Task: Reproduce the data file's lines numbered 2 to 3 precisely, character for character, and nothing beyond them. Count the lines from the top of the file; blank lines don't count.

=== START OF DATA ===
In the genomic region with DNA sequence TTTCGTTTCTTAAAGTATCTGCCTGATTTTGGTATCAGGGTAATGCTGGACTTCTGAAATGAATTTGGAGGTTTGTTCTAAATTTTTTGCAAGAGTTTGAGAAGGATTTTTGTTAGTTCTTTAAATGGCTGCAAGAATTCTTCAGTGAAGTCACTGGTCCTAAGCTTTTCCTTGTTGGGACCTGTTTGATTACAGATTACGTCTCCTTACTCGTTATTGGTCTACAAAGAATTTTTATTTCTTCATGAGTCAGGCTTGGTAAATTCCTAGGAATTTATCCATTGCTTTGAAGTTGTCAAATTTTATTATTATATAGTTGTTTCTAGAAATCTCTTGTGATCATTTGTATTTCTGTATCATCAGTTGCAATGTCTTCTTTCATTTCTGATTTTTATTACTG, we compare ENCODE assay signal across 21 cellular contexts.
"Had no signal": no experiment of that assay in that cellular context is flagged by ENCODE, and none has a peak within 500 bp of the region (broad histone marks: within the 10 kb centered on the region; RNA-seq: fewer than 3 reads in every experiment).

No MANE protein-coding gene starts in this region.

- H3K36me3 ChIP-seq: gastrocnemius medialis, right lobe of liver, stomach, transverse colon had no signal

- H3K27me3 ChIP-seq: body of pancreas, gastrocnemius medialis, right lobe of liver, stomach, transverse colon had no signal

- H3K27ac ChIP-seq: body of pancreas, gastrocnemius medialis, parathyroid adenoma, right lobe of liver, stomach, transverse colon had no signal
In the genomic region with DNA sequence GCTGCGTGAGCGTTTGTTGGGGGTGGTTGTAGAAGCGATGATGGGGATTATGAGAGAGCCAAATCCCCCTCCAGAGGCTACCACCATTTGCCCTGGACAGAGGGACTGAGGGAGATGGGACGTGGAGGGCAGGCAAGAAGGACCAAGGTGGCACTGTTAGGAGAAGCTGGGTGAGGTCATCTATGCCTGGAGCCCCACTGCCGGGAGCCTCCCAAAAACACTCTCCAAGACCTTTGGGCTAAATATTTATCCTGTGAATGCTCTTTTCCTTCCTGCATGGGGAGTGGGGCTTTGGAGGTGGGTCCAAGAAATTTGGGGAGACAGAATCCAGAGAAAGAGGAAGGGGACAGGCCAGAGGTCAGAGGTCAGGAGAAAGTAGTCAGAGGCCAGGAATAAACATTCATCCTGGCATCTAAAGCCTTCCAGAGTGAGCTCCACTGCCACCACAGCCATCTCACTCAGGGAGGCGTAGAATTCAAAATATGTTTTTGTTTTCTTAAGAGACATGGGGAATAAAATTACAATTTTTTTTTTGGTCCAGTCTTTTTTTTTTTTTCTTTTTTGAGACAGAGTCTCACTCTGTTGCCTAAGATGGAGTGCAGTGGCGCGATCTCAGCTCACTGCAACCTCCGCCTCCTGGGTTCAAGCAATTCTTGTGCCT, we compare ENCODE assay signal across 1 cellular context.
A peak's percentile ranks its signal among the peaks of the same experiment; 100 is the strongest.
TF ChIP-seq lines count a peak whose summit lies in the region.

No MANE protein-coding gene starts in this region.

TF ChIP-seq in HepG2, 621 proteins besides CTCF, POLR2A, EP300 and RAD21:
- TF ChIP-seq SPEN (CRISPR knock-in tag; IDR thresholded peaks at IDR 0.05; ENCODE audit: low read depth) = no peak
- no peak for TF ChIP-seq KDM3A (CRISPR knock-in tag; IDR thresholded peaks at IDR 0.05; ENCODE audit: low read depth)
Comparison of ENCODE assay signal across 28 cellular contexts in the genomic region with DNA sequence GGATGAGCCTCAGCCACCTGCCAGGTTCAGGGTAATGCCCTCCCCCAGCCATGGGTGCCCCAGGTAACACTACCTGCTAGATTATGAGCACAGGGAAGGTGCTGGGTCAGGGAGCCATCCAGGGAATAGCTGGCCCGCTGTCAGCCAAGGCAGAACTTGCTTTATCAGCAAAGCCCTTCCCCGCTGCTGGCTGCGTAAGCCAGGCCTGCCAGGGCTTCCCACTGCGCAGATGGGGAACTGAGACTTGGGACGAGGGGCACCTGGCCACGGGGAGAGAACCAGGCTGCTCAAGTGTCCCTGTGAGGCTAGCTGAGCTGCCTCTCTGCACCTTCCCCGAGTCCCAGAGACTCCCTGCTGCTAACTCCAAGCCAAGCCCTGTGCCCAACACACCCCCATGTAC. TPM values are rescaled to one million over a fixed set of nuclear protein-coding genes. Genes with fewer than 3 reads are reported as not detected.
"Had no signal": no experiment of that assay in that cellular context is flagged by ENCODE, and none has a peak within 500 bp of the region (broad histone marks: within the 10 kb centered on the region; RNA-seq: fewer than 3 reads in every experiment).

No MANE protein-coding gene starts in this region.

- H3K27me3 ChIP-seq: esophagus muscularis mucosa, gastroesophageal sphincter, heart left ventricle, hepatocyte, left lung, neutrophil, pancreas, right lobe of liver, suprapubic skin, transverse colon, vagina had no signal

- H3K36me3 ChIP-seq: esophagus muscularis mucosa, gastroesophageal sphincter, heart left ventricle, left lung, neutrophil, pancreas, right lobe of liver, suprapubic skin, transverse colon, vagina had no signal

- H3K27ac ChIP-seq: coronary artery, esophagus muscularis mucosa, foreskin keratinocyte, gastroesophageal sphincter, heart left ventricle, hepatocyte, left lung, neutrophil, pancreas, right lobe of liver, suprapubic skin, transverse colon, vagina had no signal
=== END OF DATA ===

"Had no signal": no experiment of that assay in that cellular context is flagged by ENCODE, and none has a peak within 500 bp of the region (broad histone marks: within the 10 kb centered on the region; RNA-seq: fewer than 3 reads in every experiment).

No MANE protein-coding gene starts in this region.